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63% HR Leaders in APAC Expect AI and Automation to Impact Organisations by 2022

February 2, 2017

Technology looks set to have a big impact on the future of workforce planning in APAC, with 63 percent of HR leaders in the region expecting Automation and Artificial Intelligence (AI) to impact their organisations in the next 5 years, whilst 26 percent report these technologies are already having an impact.

This is according to the sixth annual Harvey Nash ‘Human Resources Survey’, representing the views of more than 1,000 HR leaders internationally. Technology as a whole is revolutionising how today’s HR departments are operating, with 68 percent of APAC respondents saying the importance of technology enabled HR has increased in the past year (compared to 60 percent globally).

Over a third (37 percent) of respondents in the region reported that innovation for their organisation was ‘very important and the majority (90 percent) believe that HR has its own role in promoting and supporting innovation through workforce management.

Current levels of worldwide economic uncertainty are reflected in the decreased focus on training and HR processes as priorities.  This year training and employee education was considered a priority by four percent fewer HR leaders than last year, with HR systems and processes the drop was even greater, falling by 8 percent.

However, APAC boards have high expectations of HR to retain and develop talent in 2017 with the priorities of employee retention and motivation growing by 6 percent, culture development by 4 percent and leadership capabilities growing by 16 percent when it comes to this year’s set of priorities.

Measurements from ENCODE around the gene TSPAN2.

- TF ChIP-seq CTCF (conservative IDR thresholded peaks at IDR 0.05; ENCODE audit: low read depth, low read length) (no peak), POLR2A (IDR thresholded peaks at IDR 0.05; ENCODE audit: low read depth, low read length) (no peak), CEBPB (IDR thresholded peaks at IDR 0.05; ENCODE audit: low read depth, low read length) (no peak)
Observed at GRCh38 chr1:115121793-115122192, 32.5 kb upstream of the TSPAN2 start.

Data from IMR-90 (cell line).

Nick Marsh, Managing Director of Harvey Nash Executive Search APAC said: “Technology is increasing its impact on the human resources function, and this year’s Harvey Nash HR Survey results show that HR leaders in Asia are further embracing tech and innovation. In light of the continuing skills shortage across the region, we are also seeing a renewed focus on the importance of retaining and developing talent, which is a directive being driven straight from the board.”

Additional APAC findings from the Harvey Nash Human Resources Survey 2017 include:

  • Streamlining the business is currently a top priority, but will be less important in the future

Being lean and cost effective is the most important activity for HR at this given moment. However, this is expected to become the least important activity in 5 years’ time, when respondents believe flexible working hours and outsourcing lower skilled work will be the top priorities.

  • Opinion is split over the progression of employee engagement efforts

46 percent of HR leaders believe employee engagement within their organisation has improved in the last 5 years and 30 percent believe it has grown worse.

  • Majority of APAC HR leaders report to the CEO and have a seat at the board reflecting the status of HR

51 percent of APAC respondents report to the CEO/Managing Director, and 61 percent sit on a board or are part of an executive management team.

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